1. 'Nemo repente - no man ever suddenly became good' (p. 204): Juvenal, Satires, I. ii. 83: 'nemo repente fuit turpissimus' (no one reaches the depths of wickedness at once); Falkner has transferred Juvenal's observation from vice to virtue.

2. 'like the last evil lot to leap out of the shaken urn' (p. 350): Falkner probably has in mind Horace, Odes, II. iii. 25-8:

omnes eodem cogimur, omnium versatur urna serius ocius sors exitura et nos in aeternum exsilium impositura cumbae.

(The lot of every one of us is tossing about in the urn, destined sooner, later, to come forth and place us in Charon's skiff for everlasting exile: Loeb edition's translation by C. E. Bennett)

Cf. also Odes, m. i. 14-16 (for the echo of 1.40 of this Ode see the next item); Statius, Silvae, II. i. 219.

3. 'black Care' (p. 375): Horace, Odes, III. i. 40: 'atra Cura' (black Care).

C. Greek

1. 'like the Homeric housewife who did the best with what she had by her' (p. 84): 'who did the best with what she had by her' is a pretty precise rendering of Homer's [Greek Text Omitted] found in the Odyssey at i. 140, iv. 56, vii. 176, x. 372, xv. 139, and xvii. 95; the phrase normally refers to an improvised meal for which the housekeeper has to make do.

Falkner gives his narrative a Greek colouring at a number of points, and in particular an analogy is suggested between Lord Blandamer and Odysseus (see no. 2 below and Mr Hawtree's notes to pp. 118 and 311, though a correction to the latter note is given at no. 7 below); significantly, at the end of the novel Lord Blandamer is shown reading 'Eugenid's "Aristeia" of the pagans martyred under Honorius' (p. 310, and again at p. 312); though the author and the work are untraced (and may be fictional), they are clearly Greek.

2. 'it was said he [Lord Blandamer] had not been in Cullerne for twenty years' (p. 99; cf. 'a wandering that was to prove half as long as that of Israel in the wilderness [forty years]', p. 354): in view of the analogy elsewhere between Lord Blandamer and Odysseus (see above), there is a parallel between the 40-year-old (pp. 89, 99, 344) Lord Blandamer who for 'half his life' has 'bin a wand'rer in foreign parts' (p. 13) and the twenty-year absence from home of Odysseus.(3)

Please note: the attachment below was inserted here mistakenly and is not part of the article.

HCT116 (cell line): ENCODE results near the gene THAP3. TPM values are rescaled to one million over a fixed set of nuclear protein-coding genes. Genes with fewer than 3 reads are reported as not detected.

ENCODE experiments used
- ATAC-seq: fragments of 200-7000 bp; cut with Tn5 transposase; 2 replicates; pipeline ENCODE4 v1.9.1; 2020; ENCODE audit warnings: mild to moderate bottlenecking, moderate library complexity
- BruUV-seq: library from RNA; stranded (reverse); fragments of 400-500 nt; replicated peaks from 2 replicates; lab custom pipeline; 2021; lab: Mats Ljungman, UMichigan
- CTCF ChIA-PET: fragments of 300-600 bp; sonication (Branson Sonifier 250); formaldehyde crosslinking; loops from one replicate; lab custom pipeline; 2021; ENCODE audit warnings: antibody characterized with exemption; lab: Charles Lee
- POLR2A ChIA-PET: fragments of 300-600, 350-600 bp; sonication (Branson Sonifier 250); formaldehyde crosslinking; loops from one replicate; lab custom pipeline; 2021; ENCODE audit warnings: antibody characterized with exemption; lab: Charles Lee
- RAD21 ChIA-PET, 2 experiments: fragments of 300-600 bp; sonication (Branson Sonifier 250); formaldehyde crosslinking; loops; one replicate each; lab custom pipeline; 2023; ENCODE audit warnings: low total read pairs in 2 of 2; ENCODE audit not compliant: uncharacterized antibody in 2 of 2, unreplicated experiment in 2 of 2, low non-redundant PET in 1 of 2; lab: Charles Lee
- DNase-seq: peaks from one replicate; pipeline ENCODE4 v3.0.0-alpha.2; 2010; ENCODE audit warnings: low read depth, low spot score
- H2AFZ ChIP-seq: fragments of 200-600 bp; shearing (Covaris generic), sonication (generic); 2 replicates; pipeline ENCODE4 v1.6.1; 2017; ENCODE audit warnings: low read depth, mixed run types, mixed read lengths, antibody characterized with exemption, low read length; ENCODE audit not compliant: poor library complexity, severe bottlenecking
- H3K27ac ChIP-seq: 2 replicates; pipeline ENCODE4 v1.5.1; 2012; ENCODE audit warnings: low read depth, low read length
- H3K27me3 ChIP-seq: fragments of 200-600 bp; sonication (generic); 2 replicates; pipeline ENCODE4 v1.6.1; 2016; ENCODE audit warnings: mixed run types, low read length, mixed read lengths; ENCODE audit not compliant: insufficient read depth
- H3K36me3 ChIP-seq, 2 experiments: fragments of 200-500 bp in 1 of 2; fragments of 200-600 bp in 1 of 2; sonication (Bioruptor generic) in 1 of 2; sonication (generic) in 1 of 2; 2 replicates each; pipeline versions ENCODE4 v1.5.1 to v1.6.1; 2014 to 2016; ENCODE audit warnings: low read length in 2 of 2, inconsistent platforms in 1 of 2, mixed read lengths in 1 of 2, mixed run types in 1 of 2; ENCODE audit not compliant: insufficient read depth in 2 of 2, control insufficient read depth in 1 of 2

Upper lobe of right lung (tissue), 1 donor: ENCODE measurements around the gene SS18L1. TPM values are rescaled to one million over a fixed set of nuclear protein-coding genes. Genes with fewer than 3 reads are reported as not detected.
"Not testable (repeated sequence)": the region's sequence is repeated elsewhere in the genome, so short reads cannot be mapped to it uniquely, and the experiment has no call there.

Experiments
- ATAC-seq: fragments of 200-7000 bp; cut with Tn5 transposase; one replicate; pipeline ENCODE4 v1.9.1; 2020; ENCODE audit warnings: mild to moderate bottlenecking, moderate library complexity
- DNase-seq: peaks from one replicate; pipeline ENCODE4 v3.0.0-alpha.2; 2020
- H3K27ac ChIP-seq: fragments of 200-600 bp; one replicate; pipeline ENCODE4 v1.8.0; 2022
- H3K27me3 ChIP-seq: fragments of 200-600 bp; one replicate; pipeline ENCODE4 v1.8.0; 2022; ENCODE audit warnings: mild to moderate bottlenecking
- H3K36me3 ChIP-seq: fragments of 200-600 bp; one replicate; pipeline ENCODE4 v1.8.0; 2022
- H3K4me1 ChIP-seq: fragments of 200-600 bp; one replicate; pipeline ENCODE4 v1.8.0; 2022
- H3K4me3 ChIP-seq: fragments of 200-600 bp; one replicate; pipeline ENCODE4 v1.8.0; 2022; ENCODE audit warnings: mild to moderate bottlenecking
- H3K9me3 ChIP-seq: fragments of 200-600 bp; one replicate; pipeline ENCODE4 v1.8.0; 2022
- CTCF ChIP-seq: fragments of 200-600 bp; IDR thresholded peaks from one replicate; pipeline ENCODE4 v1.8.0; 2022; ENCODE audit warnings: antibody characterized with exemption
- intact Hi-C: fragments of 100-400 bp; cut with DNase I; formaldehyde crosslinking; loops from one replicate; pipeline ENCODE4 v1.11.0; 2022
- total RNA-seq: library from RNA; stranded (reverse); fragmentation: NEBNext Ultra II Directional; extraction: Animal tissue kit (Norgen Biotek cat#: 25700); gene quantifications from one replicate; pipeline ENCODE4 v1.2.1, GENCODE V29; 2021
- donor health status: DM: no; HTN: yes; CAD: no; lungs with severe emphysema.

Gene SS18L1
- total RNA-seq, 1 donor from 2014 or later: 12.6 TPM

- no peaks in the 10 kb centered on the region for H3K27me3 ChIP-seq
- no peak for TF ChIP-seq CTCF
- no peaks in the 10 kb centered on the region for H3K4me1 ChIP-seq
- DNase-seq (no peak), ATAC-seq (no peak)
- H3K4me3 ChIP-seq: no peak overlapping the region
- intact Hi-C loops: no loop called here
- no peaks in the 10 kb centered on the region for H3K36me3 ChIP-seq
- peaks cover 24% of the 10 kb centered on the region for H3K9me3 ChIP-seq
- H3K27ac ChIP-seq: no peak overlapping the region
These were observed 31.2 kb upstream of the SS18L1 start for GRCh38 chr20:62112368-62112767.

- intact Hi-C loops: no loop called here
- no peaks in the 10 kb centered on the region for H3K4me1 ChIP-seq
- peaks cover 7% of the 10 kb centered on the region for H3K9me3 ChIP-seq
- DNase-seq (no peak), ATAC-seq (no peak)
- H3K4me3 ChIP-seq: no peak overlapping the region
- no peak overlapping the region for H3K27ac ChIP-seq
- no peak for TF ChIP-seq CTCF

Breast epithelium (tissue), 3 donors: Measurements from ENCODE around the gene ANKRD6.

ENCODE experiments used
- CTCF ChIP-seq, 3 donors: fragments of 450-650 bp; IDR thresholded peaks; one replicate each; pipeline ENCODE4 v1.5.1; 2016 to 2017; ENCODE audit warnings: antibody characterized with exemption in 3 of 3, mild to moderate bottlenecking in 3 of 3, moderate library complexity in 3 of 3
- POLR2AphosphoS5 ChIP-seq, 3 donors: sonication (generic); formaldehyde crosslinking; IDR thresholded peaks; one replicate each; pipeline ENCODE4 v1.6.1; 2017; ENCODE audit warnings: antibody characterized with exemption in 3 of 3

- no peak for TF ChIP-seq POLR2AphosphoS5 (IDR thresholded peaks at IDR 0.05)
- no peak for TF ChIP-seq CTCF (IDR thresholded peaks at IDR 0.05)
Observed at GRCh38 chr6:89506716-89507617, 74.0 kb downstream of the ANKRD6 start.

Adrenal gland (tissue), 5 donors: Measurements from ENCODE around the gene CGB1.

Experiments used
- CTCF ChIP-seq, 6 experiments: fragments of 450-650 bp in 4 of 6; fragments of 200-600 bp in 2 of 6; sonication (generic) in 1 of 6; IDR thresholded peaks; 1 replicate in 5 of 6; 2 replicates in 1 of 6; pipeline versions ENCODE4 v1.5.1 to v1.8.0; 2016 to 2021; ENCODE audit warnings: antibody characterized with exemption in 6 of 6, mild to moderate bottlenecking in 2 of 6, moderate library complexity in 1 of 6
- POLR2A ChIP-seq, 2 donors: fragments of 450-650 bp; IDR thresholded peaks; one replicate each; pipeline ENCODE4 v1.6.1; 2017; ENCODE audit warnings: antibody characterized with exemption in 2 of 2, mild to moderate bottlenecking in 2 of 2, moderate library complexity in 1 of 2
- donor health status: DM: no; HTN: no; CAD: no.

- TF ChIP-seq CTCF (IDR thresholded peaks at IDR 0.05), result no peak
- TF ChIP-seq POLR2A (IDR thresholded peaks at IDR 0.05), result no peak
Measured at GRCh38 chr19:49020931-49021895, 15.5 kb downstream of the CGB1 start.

3. 'we try to give the clue [ball of thread] of the labyrinth' (p. 257): an allusion to the clue of thread which Ariadne gave to Theseus to guide him out of the labyrinth in which he had been shut up.

4. 'dank dungeons of despair, or guilty mycethmi - bellowing caves black as night' (pp. 257-8): 'mycethmi' is a Latinized transliteration from [Greek Text Omitted] = 'bellowings'; Pseudo-Aristotle, De mundo 396 a 11, uses the word of bellowing earthquakes (and of underground bellowing not caused by earthquakes), but I know of no context involving despair or guilt.

5. 'It must have been an atmosphere which followed him [Lord Blandamer] wherever he went - that penumbra with which the gods wrap heroes - which told her he was different' (p. 294): sometimes gods and goddesses poured down mist on a hero for practical purposes: e.g. concealment as when Athene 'with kindly purpose, poured about him [Odysseus] a thick mist, that no one of the great-hearted Phaeacians, meeting him, should challenge him, and ask him who he was' (Odyssey, vii. 14 ff.; cf. vii. 41 ff., 140; xiii. 189 ff.).(4) However, though this practice is well expressed by 'atmosphere', 'penumbra', and 'wrap', in Falkner the atmosphere does not conceal, but rather reveals Lord Blandamer to Anastasia as a 'prince' and a 'hero'. Thus Falkner probably has in mind passages such as Odyssey, vi. 227-45 ('Athene . . . made him [Odysseus] taller to look upon and stronger, and from his head she made the locks to flow in curls like the hyacinth flower . . . even so the goddess shed grace upon his head and shoulders. Then he went apart and sat down on the shore of the sea, gleaming with beauty and grace; and the maiden [Nausicaa](5) marveled at him . . . saying . . . now he is like the gods, who hold broad heaven. Would that such a man as he might be called my husband'; cf. viii. 18-20; xxiii. 156 ff.).

Though part of the effect of the classical analogues is mock-heroic at the expense of Anastasia's naivety, Lord Blandamer is an impressive man, and the analogues simultaneously magnify his stature.